Also balanced are the author’s efforts to be inclusive of all Australian states and territories, beginning with the colonial “expositions” in the then major states of New South Wales, Victoria and Queensland, and especially in the their chapter 26 “New Centres for Photography.” The Northern Territory though receives scant mention except as a subject for ethnographers and mining companies, and when Bernice Murphy for the second Perspecta in 1983, included thirty-three Instamatic photographs by indigenous painter Jimmy Bamabu with a cassette player commentary documenting daily life in Ramingining. “Exhibiting the Indigenous Revolution” traces the rise of an aboriginal photography facilitated by the availability of free TAFE education and finding for tertiary studies, and new realisations of history leading up to the 1988 Australian Bicentenary.

William Yang (1986) NADOC ’86 Exhibition of Aboriginal and Islander Photographers, Aboriginal Artists Gallery, Sydney, 1986. Back row: Darren Kemp, Michael Riley, Tracey Moffatt. Brenda L. Croft, Mervyn Bishop; front row: Tony Davis, Chris Robinson. Installation View p.291.

The NADOC Week National Aboriginal and Islander Photographers Exhibition in Sydney’s Aboriginal Artists Gallery brought together ten photographers, including Mervyn Bishop, Brenda L. Croft,  Tracey Moffatt and Michael Riley, and Installation View gives us the voices of these artists, especially those of Moffatt and of activist artist Croft, outspoken in their determination to be given recognition and fair treatment after two centuries of injustice;

I became really aware how strongly I felt about Aboriginal people documenting Aboriginal happenings. I get angry when I see non-Aboriginal people doing it … The people who really irritate me are those whose names keep constantly cropping up in every piece of documentation of Kooris, I feel like they’re parasites. It’s just another step on from the ethnographic or anthropological kind of thing. We can do it ourselves and that’s why I feel it is really important and why I’ve been tied up in all sorts of different things like media, photography, TV and that because it all sort of weaves in and out of each other, telling our own stories. That’s what was good with Inside Black Australia in that, OK, some people weren’t technically proficient but that didn’t stop them, it’s their viewpoint, it’s out viewpoint from the inside.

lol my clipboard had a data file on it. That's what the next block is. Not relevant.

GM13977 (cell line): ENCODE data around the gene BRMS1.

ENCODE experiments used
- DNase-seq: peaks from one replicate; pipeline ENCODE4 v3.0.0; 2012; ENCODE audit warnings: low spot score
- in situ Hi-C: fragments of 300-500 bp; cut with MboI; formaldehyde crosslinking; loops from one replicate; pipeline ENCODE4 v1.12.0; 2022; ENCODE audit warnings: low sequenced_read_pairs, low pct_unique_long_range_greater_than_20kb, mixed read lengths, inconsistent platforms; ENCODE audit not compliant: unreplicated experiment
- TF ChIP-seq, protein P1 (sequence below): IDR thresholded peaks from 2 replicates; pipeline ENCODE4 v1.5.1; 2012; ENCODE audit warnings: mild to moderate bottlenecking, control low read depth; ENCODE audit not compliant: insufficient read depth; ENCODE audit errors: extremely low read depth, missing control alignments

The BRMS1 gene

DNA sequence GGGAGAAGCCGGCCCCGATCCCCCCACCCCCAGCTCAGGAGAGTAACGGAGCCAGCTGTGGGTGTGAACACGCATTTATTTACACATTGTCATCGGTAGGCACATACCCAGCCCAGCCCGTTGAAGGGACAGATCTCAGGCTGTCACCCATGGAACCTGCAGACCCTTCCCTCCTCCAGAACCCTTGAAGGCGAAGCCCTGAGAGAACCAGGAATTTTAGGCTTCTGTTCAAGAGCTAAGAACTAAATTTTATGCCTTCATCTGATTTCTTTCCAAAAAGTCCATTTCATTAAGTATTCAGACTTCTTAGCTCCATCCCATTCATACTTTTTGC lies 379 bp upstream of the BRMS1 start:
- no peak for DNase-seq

Welcome also, and likewise balanced, are the authors’ own voices, never scornful nor even ironic, but even-handed in successfully conveying in “vignettes,” “something more than annotations and less than fully resolved arguments, these function as brief, evocative descriptions of key episodes or themes in the history of Australian photography exhibitions”

Henson 3 decades
Bill Henson : 3 Decades of Photography, National Gallery of Victoria, 2005. Photo courtesy the artist, Roslyn Oxley9 Gallery, Sydney and The National Gallery of Victoria. Installation View p.307

In the interest of encouraging readers to pick up this volume, I’ve brushed over in this review a good third of the book devoted to the last 30 years, an action-packed one-sixth of the period since that first exhibition in Australia. Postmodernism necessarily requires untangling, so its multiplicity is revisited in chapters dealing with the ‘reconstructed’ exhibition, fragmentation, the ‘death’ of photography, its performance, the return of the documentary, the digital spaces, the idea of the photographer as a collector rather than producer, a reevaluation and exploitation of the material form of the analogue photograph, the photograph in public spaces, and multiplying venues and opportunities for the medium in prizes, festivals and touring international shows.